A guest blog post by Alison Briggs
As someone who is at the very beginning of their PhD journey and taking their first tentative steps into academia, I was buoyed up with enthusiasm and expectation as I arrived at Blackburne House in Liverpool for the second seminar of the Welfare Imaginaries series. The theme of “21st Century Welfare – Understanding the Present” held a particular significance for me as my PhD research focuses on food insecurity, one of the consequences of social security reform and austerity policies. I confess to also being drawn by the stellar academics who organised this seminar series, and whose seminal work on foodbanks, welfare reform, poverty and stigma I have become familiar with during the course of my studies!
The programme for the day was divided into three separate sessions of talks by a diverse group of researchers, campaigners, activists and artists. Interspersed between these panels were activities affording the opportunity to join Paul Jones (from the Department of Sociology at University of Liverpool) for a welfare walk around the immediate vicinity, and the chance to participate in zine-making with the wonderfully creative Jean McEwan who showed us this accessible, visually colourful way to communicate messages.
Of the many interesting, poignant and thought-provoking talks given, the following had particular resonance for me. In the panel on ‘Resisting austerity’, we heard from Rachel Broady of Liverpool John Moores University and the National Union of Journalists. Rachel has been researching the myths and lies regularly perpetuated by the media about people in receipt of ‘benefits’, which through stereotypes and misinformation serve to demonise and misrepresent those experiencing hardship. Reminding us that journalists have a responsibility to report fairly and accurately, Rachel highlighted that the reporting on poverty-related issues matters because it justifies brutal austerity policies as well as having a negative impact on the lives of those affected the most. With regard to food insecurity, the depiction of people using foodbanks as ‘scroungers’ and ‘feckless’, along with political anti-welfare discourse has generated the social stigma attached to foodbanks. This reporting however, does not always originate from a position of malice but oftentimes stems from a lack of understanding and empathy, as over 50% of leading print journalists are privately educated, with a mere 11% from working-class backgrounds. Rachel’s research has been central to a campaign by Church Action on Poverty and the Manchester and Salford branch of the NUJ to challenge the current reporting of poverty, culminating in the publication of a report using comments from people in poverty (the real experts) and a set of much needed guidelines for journalists.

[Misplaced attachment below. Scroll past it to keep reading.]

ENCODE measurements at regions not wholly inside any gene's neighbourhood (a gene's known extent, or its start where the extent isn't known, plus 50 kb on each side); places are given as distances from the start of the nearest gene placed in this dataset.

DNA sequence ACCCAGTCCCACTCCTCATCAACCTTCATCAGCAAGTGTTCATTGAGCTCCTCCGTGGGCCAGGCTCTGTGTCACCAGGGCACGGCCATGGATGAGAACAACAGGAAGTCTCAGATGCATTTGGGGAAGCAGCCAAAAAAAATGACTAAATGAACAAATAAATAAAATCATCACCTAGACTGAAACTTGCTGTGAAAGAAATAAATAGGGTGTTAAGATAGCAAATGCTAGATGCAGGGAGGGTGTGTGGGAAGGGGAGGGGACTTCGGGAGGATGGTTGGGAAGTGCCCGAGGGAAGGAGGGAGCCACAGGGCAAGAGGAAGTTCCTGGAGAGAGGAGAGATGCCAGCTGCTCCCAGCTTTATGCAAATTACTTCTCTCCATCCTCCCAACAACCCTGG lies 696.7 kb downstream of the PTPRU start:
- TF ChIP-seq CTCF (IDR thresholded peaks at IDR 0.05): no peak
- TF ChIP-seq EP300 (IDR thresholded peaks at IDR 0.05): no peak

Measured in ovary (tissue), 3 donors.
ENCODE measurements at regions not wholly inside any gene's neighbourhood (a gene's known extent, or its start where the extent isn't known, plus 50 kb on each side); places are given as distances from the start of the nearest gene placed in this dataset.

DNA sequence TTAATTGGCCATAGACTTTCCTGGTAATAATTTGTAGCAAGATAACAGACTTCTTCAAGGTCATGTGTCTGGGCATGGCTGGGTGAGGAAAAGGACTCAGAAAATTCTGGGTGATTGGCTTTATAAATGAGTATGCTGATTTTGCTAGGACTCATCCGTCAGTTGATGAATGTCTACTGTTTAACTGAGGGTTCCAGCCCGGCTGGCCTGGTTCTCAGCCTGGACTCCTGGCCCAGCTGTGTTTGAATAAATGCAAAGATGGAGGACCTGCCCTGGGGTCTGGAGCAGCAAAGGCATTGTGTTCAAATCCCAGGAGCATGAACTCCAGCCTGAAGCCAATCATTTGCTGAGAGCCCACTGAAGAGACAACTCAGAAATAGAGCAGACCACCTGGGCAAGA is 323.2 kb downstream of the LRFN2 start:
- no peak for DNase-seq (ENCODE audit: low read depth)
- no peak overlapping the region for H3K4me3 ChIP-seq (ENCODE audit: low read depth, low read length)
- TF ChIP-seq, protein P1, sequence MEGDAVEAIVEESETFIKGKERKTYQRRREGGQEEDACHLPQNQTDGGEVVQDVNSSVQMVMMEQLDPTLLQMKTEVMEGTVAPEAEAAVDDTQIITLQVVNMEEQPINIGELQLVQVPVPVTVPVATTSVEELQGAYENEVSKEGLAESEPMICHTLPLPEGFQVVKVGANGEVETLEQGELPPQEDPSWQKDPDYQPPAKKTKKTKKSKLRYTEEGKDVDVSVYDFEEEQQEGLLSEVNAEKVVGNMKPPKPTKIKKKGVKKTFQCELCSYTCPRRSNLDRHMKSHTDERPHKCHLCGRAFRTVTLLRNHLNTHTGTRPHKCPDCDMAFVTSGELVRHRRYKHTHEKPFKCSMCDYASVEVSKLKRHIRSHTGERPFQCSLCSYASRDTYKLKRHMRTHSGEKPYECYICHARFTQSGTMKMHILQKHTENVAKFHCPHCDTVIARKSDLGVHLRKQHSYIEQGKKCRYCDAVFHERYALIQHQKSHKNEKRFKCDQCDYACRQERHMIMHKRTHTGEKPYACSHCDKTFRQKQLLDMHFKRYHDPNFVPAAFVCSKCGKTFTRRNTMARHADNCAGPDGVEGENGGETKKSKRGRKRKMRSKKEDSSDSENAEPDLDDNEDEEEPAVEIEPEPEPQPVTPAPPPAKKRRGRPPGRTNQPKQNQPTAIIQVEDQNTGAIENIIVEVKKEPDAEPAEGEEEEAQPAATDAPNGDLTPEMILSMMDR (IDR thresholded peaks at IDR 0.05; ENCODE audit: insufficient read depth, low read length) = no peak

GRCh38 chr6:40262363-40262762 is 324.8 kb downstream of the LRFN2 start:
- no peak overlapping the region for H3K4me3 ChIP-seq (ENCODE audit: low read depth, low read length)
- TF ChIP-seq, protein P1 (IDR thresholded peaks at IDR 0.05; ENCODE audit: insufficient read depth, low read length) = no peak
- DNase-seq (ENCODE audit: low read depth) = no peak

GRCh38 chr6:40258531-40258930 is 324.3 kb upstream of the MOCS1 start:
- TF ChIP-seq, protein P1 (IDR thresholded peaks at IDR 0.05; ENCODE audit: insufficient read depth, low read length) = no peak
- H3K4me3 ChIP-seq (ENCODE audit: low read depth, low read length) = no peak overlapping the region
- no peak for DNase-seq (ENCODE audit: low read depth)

In the current climate of continuing austerity and the prevalence of ‘poverty porn’ it is vital to counter discriminatory political and media discourse that seeks to blame individuals for their predicament and strips away dignity. One of the ways of doing this is through research. In a thought-provoking presentation with Tracey Herrington of Thrive Teeside, an organisation tackling social injustice in Stockton on tees, Heather Mew (PhD student at University of Newcastle & Trustee with Thrive) spoke about her research looking at how working-class communities ‘fight back’ against negative stereotypes. Heather and Tracey emphasised that any action against inequality, poverty and austerity should be led by the people directly experiencing it, but the burden of resisting shouldn’t be theirs alone. For Heather, academia and activism go hand in hand and she encouraged us to think about the ways in which our work as academic researchers could benefit the communities we research in. In the coming months, as I design my research to explore the impact living with food insecurity has on relationships with family and friends in an effort to draw attention to everyday lived realities, this point will unquestionably be given due consideration.
I thoroughly enjoyed my day in Liverpool and left with much to think about, so thank you to the organisers for such a valuable seminar! Last, but by no means least, I’d like to thank the speakers whose presentations were filled with passion, anger, fight, humour and hope which both moved and inspired me. I’m already looking forward to the final seminar in Birmingham in December.
About Alison: I’ve just completed an MSc in Sociological Research at the University of Manchester and am beginning an ESRC funded PhD in Human Geography there, in SEED (School of Education, Environment and Development). I’m researching the impact living with food insecurity has on relationships with family and friends – specifically through exploring the relational character of food and families and the ways in which families support each other. My aim is to draw attention to the accounts of food aid recipients by analysing the everyday lived realities of food insecurity and its impact on personal relationships.